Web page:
I have been following a video blog called “Real Russia” which has the stated goal of portraying life in Russia “as is, no BS.” This is a quick video of Radio Mayak, a state owned/run radio network in Russia. The network originates from Moscow but has a local morning show in various cities. This video was taken in Ufa (Уфа), which is the capital of the Republic of Bashkortostan. It is a little beyond this blog post to describe the political divisions of Russia, if interested, one can wander around in Wikipedia and figure it out.
According to video host Sergey Baklykov, Radio Mayak has been on the air since the USSR days, which explains the very cool (and retro) interval music played at the end of the video.
My take away; radio is radio. Morning show personalities appear to be universal. Radio studios have missing ceiling tiles and wiring hanging down no matter what country they are in (excepting perhaps Germany, but maybe there too). Except for the language spoken, this could have been any radio station in any city in the country.
This is from several years ago. We rebuilt the WBPM studio using a reconditioned AudioArts R-60 console. WBPM is licensed to Saugerties (Saw-ger-tees), NY, however the studio is located in Fishkill, NY some 50 miles away. As such, the air signal is not listenable at the studio and off air monitoring is done via the T-1 STL line. I am sure that this is what the FCC had in mind when they wrote the Main Studio rules.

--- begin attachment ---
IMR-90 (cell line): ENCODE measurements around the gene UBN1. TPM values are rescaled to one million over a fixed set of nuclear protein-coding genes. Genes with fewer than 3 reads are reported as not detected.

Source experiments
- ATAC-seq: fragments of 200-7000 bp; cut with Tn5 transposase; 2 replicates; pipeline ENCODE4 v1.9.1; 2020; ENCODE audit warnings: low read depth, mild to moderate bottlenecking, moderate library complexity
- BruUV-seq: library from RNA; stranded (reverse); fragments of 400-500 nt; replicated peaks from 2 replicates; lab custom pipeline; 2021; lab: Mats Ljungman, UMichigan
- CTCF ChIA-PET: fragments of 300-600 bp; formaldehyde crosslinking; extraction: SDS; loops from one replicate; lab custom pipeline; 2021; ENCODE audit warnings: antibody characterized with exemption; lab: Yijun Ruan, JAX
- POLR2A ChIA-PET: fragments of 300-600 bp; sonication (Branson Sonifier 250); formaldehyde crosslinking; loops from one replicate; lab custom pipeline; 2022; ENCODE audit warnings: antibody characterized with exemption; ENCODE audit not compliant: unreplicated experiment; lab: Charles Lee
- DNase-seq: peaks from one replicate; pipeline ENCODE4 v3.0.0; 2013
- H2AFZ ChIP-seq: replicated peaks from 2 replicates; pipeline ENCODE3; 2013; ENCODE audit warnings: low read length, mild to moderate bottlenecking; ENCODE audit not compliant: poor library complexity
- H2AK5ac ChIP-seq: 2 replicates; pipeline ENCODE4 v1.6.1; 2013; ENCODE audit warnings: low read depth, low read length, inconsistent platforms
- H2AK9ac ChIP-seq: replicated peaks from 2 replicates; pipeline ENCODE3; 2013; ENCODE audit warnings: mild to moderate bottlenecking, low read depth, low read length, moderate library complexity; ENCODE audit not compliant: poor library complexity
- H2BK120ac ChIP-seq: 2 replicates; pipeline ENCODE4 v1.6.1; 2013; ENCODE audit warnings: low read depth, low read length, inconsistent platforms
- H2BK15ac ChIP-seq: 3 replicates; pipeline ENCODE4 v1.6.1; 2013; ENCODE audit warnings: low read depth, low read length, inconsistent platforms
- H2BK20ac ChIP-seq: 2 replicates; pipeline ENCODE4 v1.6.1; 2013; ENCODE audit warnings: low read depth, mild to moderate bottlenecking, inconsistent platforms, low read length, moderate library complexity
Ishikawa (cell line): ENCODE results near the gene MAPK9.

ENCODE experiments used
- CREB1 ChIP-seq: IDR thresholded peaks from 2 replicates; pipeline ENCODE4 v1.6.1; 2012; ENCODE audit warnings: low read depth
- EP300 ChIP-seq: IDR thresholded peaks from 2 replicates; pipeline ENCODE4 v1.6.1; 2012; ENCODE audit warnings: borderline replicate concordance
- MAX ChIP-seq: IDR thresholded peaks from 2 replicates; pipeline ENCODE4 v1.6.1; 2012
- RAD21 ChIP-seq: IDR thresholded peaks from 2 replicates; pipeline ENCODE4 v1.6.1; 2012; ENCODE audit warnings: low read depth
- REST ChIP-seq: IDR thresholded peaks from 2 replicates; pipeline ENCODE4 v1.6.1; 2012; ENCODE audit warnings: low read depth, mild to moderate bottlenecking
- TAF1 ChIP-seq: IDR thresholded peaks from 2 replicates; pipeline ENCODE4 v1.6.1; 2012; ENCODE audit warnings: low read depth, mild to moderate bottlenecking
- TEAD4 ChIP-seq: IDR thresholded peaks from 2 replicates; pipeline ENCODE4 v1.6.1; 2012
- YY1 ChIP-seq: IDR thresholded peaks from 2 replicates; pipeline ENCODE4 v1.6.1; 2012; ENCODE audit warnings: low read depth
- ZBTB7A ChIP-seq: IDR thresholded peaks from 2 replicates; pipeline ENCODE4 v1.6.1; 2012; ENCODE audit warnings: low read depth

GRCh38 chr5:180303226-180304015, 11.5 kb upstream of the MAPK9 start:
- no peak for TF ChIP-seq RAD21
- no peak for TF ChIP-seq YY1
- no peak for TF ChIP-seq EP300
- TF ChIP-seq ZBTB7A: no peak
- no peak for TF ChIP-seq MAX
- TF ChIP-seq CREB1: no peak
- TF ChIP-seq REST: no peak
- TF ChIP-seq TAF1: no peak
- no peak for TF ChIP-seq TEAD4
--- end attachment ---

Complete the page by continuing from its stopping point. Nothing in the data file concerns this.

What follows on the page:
The studio is a fairly small setup, but functional. It is located with co-owed Pamal stations WSPK and WHUD.
I always try to get several pictures of the studio before it gets turned over to the DJs. Come back the next day and it will look like this:
A quick humorous video shot by the staff of WBLI, Patchogue, (Long Island) NY. I was personally not involved with this. The old console looks like a PRE (or Harris) Airwave. I did not see the new console.
I have worked with my Telos telephone interfaces in various studios. They are well designed and intuitively designed pieces of equipment. The Telos NX-12 is no different. The first thing different about this telephone system is the web interface. I have commented before on this; eventually all broadcast equipment will have some type of http interface. For configuration and monitoring, it makes life much simpler.
Telos’ NX-12 web interface allows the users to define phone lines, call directors and studios:
The NX-12 itself is just a box residing in the rack room. This is where all of the pots lines or the PRI-ISDN line is installed, firewire, network interface, etc.
The studio end is the call director, which is connected to the NX-12 by a cat 5 cable. There can be up to four call directors per NX-12.
The nice thing about the NX-12 is that the hybrid can be split into completely separate units, thus one NX-12 can be used for two separate stations, each with up to six lines. Splitting the hybrid thus requires the use of Firewire or the unit must have an AES card.
This particular unit was installed at WFAS-AM/FM in White Plains, NY.